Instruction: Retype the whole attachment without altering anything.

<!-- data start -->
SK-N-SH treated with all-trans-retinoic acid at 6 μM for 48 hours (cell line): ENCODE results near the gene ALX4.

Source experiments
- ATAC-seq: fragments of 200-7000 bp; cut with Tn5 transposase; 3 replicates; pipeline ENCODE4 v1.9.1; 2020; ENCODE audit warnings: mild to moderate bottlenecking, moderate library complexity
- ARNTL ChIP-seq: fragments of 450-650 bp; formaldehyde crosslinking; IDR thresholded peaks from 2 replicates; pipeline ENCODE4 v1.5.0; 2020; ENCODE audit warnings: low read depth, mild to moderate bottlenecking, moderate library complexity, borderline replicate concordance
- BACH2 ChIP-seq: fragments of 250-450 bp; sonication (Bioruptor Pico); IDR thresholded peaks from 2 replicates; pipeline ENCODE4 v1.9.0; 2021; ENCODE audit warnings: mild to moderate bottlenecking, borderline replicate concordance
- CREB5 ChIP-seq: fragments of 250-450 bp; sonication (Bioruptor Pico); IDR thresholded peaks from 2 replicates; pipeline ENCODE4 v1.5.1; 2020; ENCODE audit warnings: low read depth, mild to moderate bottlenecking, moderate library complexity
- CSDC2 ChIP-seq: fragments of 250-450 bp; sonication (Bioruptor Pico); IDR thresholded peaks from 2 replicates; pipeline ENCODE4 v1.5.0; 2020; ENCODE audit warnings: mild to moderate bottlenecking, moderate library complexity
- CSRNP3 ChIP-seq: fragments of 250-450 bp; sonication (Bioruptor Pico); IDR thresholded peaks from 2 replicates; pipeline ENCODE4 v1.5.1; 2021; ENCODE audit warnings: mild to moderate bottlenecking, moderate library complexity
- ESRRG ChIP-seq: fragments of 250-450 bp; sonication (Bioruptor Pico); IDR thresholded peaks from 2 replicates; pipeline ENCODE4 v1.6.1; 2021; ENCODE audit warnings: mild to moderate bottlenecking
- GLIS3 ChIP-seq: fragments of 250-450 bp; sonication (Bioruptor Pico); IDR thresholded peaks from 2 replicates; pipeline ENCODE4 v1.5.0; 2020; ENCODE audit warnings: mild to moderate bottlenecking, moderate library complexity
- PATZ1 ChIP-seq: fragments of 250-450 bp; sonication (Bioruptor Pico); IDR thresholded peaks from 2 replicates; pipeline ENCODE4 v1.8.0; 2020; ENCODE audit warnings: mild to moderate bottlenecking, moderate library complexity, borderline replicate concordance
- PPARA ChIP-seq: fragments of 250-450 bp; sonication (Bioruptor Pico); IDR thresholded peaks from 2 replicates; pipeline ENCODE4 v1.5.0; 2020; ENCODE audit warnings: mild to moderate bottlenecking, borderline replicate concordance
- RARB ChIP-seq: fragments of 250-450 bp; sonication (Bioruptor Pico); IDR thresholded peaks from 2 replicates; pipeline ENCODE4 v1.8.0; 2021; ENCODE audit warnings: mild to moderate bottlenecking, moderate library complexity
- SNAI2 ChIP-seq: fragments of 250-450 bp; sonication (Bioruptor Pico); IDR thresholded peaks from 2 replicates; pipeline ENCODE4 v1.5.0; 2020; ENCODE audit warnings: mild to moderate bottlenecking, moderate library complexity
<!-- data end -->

SK-N-SH treated with all-trans-retinoic acid at 6 μM for 48 hours (cell line): ENCODE results near the gene ALX4.

Source experiments
- ATAC-seq: fragments of 200-7000 bp; cut with Tn5 transposase; 3 replicates; pipeline ENCODE4 v1.9.1; 2020; ENCODE audit warnings: mild to moderate bottlenecking, moderate library complexity
- ARNTL ChIP-seq: fragments of 450-650 bp; formaldehyde crosslinking; IDR thresholded peaks from 2 replicates; pipeline ENCODE4 v1.5.0; 2020; ENCODE audit warnings: low read depth, mild to moderate bottlenecking, moderate library complexity, borderline replicate concordance
- BACH2 ChIP-seq: fragments of 250-450 bp; sonication (Bioruptor Pico); IDR thresholded peaks from 2 replicates; pipeline ENCODE4 v1.9.0; 2021; ENCODE audit warnings: mild to moderate bottlenecking, borderline replicate concordance
- CREB5 ChIP-seq: fragments of 250-450 bp; sonication (Bioruptor Pico); IDR thresholded peaks from 2 replicates; pipeline ENCODE4 v1.5.1; 2020; ENCODE audit warnings: low read depth, mild to moderate bottlenecking, moderate library complexity
- CSDC2 ChIP-seq: fragments of 250-450 bp; sonication (Bioruptor Pico); IDR thresholded peaks from 2 replicates; pipeline ENCODE4 v1.5.0; 2020; ENCODE audit warnings: mild to moderate bottlenecking, moderate library complexity
- CSRNP3 ChIP-seq: fragments of 250-450 bp; sonication (Bioruptor Pico); IDR thresholded peaks from 2 replicates; pipeline ENCODE4 v1.5.1; 2021; ENCODE audit warnings: mild to moderate bottlenecking, moderate library complexity
- ESRRG ChIP-seq: fragments of 250-450 bp; sonication (Bioruptor Pico); IDR thresholded peaks from 2 replicates; pipeline ENCODE4 v1.6.1; 2021; ENCODE audit warnings: mild to moderate bottlenecking
- GLIS3 ChIP-seq: fragments of 250-450 bp; sonication (Bioruptor Pico); IDR thresholded peaks from 2 replicates; pipeline ENCODE4 v1.5.0; 2020; ENCODE audit warnings: mild to moderate bottlenecking, moderate library complexity
- PATZ1 ChIP-seq: fragments of 250-450 bp; sonication (Bioruptor Pico); IDR thresholded peaks from 2 replicates; pipeline ENCODE4 v1.8.0; 2020; ENCODE audit warnings: mild to moderate bottlenecking, moderate library complexity, borderline replicate concordance
- PPARA ChIP-seq: fragments of 250-450 bp; sonication (Bioruptor Pico); IDR thresholded peaks from 2 replicates; pipeline ENCODE4 v1.5.0; 2020; ENCODE audit warnings: mild to moderate bottlenecking, borderline replicate concordance
- RARB ChIP-seq: fragments of 250-450 bp; sonication (Bioruptor Pico); IDR thresholded peaks from 2 replicates; pipeline ENCODE4 v1.8.0; 2021; ENCODE audit warnings: mild to moderate bottlenecking, moderate library complexity
- SNAI2 ChIP-seq: fragments of 250-450 bp; sonication (Bioruptor Pico); IDR thresholded peaks from 2 replicates; pipeline ENCODE4 v1.5.0; 2020; ENCODE audit warnings: mild to moderate bottlenecking, moderate library complexity